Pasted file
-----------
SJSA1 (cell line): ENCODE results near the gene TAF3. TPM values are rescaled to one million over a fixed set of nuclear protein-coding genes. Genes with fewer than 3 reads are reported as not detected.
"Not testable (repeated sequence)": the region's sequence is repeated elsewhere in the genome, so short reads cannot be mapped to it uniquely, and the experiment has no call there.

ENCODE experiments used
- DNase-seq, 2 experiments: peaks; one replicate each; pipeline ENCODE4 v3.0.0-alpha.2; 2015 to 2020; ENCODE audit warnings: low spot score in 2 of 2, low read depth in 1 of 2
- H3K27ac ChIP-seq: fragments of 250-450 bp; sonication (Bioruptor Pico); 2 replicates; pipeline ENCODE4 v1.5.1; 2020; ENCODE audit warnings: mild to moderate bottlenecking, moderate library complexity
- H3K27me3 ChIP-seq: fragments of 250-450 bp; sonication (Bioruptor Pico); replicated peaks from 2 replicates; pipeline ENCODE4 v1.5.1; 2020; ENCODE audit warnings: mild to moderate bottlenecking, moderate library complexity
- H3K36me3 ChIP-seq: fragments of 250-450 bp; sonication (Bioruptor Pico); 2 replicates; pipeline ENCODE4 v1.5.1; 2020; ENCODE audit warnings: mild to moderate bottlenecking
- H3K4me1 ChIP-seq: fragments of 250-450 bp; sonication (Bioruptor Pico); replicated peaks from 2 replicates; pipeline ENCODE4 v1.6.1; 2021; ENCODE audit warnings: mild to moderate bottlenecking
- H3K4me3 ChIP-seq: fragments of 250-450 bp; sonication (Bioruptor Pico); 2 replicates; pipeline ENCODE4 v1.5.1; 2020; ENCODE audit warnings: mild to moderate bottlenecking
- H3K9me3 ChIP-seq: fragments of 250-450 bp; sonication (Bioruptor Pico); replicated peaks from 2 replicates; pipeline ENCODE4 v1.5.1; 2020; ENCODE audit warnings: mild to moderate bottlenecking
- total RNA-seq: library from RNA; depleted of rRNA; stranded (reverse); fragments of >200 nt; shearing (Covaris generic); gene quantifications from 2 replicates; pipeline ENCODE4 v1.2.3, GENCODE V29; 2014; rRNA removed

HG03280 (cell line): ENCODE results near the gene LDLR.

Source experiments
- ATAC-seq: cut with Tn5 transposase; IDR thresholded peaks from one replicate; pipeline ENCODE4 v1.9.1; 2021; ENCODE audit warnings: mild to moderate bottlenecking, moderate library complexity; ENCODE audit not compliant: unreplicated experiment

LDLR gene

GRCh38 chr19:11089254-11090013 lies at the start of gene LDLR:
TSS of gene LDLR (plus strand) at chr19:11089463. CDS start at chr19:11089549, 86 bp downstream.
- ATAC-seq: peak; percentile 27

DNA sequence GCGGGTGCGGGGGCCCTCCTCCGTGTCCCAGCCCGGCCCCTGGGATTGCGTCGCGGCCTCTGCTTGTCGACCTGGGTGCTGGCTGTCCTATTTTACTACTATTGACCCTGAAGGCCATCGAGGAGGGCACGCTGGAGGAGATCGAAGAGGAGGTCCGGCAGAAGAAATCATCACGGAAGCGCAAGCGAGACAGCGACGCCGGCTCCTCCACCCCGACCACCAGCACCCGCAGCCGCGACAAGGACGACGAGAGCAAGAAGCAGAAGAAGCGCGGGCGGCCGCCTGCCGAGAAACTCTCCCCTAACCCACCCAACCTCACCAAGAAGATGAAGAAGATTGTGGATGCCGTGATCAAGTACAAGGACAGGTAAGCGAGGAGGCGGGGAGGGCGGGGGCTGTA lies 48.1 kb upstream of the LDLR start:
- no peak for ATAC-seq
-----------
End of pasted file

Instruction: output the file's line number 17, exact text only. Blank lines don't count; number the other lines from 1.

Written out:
TSS of gene LDLR (plus strand) at chr19:11089463. CDS start at chr19:11089549, 86 bp downstream.